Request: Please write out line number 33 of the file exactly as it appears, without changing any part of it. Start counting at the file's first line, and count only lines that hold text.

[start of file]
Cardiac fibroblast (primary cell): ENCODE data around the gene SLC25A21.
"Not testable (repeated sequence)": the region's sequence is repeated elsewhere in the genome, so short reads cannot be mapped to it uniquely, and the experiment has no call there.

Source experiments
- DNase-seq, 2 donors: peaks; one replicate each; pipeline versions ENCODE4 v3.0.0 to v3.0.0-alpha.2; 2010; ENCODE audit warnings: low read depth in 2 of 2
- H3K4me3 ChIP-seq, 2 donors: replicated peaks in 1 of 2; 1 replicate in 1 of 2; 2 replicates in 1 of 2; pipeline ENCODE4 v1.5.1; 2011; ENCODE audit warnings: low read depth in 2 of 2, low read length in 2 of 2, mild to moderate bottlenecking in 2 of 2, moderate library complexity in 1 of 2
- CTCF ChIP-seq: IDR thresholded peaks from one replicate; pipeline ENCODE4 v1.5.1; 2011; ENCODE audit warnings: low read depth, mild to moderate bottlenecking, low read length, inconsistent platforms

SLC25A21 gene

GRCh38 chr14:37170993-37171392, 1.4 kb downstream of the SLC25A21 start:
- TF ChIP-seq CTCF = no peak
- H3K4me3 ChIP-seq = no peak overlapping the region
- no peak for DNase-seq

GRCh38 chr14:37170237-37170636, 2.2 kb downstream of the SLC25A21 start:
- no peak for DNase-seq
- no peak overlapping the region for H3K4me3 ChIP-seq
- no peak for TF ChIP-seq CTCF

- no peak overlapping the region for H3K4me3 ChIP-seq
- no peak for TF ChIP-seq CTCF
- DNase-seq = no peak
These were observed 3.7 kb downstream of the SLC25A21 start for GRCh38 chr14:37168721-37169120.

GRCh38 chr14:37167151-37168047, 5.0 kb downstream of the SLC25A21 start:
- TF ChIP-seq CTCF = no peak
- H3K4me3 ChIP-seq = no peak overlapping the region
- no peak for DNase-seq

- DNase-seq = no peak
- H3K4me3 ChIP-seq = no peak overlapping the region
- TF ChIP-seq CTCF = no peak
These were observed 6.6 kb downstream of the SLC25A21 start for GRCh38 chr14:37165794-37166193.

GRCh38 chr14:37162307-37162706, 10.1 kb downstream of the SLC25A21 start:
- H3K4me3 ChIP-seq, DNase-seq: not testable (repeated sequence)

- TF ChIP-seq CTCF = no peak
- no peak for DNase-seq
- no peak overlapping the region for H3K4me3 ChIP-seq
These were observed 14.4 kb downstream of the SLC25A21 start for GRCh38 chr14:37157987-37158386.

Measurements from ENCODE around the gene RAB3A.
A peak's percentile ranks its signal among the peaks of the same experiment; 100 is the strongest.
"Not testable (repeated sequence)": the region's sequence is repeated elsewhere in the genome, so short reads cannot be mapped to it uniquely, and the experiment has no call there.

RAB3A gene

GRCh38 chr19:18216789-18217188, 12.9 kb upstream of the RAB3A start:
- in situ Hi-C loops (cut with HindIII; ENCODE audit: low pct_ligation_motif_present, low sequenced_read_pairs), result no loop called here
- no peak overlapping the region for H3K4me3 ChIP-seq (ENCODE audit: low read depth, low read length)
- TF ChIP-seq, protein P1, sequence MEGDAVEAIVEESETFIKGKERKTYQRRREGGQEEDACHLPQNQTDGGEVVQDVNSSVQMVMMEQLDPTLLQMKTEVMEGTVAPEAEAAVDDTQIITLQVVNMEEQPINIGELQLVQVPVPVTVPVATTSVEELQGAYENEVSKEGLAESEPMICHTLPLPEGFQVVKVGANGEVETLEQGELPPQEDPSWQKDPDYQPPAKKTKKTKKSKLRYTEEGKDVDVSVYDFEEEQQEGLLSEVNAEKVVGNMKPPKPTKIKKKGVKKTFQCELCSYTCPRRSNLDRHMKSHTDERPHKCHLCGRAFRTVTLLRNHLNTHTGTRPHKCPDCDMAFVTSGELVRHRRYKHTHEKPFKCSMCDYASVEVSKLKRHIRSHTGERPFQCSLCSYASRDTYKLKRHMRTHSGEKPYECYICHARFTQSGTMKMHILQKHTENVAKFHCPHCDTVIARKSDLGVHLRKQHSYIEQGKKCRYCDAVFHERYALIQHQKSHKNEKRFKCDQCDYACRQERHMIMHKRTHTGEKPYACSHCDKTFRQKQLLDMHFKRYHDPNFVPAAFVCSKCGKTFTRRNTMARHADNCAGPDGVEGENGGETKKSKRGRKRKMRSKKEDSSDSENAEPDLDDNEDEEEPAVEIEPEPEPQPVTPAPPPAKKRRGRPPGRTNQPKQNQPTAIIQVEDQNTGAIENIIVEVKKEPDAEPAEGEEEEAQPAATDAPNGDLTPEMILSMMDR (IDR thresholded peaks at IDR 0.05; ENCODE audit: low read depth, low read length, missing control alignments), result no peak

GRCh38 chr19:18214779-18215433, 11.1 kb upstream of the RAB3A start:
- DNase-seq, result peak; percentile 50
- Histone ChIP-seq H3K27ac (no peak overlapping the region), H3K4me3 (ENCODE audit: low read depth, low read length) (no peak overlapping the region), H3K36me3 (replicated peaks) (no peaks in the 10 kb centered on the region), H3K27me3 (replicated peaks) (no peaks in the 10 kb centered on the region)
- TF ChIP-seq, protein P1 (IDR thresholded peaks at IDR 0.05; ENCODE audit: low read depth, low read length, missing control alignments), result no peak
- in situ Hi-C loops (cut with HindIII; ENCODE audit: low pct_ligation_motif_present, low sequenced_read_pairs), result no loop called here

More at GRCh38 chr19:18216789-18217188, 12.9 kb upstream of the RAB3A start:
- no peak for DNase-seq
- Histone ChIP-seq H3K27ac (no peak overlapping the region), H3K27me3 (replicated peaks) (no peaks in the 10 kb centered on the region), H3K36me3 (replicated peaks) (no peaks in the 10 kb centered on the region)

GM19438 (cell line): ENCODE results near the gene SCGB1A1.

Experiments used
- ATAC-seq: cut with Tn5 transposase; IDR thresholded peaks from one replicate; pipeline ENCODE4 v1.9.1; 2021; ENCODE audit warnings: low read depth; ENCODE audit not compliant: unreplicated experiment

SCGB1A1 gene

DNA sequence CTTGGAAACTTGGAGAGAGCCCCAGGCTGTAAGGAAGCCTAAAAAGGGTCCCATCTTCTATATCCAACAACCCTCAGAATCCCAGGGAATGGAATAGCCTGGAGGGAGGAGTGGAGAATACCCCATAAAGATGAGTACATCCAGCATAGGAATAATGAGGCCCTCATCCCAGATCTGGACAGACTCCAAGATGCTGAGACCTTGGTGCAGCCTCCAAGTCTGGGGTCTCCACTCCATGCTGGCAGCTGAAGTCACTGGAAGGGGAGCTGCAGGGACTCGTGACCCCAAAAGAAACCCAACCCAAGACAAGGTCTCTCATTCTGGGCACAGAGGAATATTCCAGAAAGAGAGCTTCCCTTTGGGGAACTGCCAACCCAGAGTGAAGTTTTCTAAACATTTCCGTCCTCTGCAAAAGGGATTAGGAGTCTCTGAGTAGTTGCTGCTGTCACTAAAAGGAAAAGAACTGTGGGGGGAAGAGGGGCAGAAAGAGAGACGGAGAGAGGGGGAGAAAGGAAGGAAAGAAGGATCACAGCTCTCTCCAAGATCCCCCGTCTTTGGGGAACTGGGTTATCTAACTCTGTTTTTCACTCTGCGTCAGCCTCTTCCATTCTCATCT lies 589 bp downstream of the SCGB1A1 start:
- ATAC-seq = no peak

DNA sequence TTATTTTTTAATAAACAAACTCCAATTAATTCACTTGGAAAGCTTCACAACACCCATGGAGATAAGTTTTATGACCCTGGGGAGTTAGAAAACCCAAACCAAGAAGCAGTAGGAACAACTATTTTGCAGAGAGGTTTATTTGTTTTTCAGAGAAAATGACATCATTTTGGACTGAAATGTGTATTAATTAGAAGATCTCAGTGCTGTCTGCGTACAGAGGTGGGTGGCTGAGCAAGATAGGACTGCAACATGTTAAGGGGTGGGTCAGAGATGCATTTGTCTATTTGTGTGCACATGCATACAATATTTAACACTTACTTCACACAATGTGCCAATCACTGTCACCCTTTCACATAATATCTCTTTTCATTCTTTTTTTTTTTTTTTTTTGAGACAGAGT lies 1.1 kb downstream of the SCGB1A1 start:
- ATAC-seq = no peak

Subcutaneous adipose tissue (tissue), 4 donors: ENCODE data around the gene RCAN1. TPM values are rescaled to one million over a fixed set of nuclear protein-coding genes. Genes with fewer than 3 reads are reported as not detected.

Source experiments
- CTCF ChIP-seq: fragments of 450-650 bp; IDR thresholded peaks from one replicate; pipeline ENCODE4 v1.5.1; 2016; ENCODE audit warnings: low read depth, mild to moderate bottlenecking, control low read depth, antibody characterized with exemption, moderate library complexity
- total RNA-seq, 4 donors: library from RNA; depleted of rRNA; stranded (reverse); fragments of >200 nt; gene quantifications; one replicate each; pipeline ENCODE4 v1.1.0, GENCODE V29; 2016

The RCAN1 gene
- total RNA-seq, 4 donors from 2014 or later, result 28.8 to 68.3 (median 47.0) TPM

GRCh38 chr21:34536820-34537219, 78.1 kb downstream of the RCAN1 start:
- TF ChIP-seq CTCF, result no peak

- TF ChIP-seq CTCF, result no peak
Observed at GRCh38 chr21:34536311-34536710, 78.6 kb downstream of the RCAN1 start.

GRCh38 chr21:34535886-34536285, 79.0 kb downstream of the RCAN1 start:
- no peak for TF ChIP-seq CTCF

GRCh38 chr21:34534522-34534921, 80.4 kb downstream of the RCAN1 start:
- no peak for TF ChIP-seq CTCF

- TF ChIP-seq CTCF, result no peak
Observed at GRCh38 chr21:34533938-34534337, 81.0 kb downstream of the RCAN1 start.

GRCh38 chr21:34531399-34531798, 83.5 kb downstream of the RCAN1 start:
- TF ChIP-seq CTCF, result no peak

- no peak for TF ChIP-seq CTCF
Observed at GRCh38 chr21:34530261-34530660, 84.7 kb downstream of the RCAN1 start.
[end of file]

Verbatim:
These were observed 14.4 kb downstream of the SLC25A21 start for GRCh38 chr14:37157987-37158386.